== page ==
Helping moms and babies in Georgia
March of Dimes Georgia funds programs that help moms have full-term pregnancies and healthy babies. This includes providing financial support to research and education that will help moms before and during their pregnancies. It also includes working with local medical groups and organizations to improve prenatal care and newborn screening.
The March of Dimes Georgia Chapter uses gifts wisely. We award grants and awards based on a number of criteria, including the group or organization’s ability to accomplish its goals, as well as the potential impact a project will have in helping us prevent premature births, birth defects and infant mortality.
Grants and awards are given to projects that address the urgent needs of moms and babies. Grants are generally awarded for one to three years and range from $10,000 to $25,000. Community awards are for smaller projects for one year, less than $3,000.
Please share the below information with your community partners who may be interested in funding opportunities.
The March of Dimes is pleased to release a Request for Proposals (RFP) and an invitation to submit requests for 2016 Chapter Community Grants. The application deadline is July 25, 2016 for the January - December 2017 Grant Period.
Organizations interested in applying for March of Dimes funding opportunities should contact Julie Zaharatos.
Click here for more information on the Grants and Awards application process.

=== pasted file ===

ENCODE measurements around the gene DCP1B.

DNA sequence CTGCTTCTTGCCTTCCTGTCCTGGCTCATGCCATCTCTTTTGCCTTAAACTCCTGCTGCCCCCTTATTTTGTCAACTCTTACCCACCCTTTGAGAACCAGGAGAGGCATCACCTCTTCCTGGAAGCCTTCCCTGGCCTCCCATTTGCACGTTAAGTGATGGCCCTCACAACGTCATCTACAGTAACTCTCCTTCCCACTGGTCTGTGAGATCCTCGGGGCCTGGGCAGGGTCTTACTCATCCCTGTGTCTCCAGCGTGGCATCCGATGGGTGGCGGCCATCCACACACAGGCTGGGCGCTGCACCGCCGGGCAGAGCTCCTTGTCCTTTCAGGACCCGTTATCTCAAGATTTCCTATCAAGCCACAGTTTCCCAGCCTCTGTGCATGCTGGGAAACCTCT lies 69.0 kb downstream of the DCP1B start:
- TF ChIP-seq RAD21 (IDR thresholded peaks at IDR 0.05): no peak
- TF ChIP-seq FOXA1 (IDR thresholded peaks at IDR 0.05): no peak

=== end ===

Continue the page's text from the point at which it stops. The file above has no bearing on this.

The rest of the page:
Chapter Community Grants Program Focus:
We are focusing our grantmaking efforts on three strategic mission priorities:
I. Preconception health education and premature birth risk reduction education and/or services. Risk reduction projects include, but are not limited to:
- Providing smoking cessation education and/or services to pregnant women. Preference should be given to prenatal health education and information/referral services that utilize the "5 A's" counseling approach.
- Increasing health education and information/referral services available to pregnant women who use alcohol or other drugs.
- Focusing on premature birth recurrence prevention such as education about “17P” (17α hydroxyprogesterone caproate) treatment for women who have had a previous singleton premature birth.
- Implementing community programs that aim to promote equity in birth outcomes. This may include March of Dimes programs like Stork’s Nest®, Project Alpha, Becoming a Mom/Comenzando bien®, and The Coming of the Blessing®.
- Increasing pregnant women’s participation in state or local maternal child health programs (e.g. Medicaid, CHIP, WIC) through enhanced outreach, education and public awareness.
- Implementing home visiting programs (i.e. Early Head Start-Home Visiting, Early Intervention Program for Adolescent Mothers, Healthy Families America (HFA), Nurse Family Partnership®).
- Enhancing services for pregnant women with chronic diseases that increase the risk of premature birth such as diabetes and hypothyroidism.
II. Group Prenatal Care
- Enhancing care through the group prenatal care model (e.g. CenteringPregnancy®). For more information, please visit www.CenteringGeorgia.org.
III. Quality Improvement Initiatives
- Initiating a quality improvement program related to premature birth prevention with the goal of catalyzing systems change.
See also: 2013 Georgia Chapter Grants(PDF,567.41kb) , 2012 Georgia Chapter Grants(PDF,40.04kb) , (PDF,132.85kb)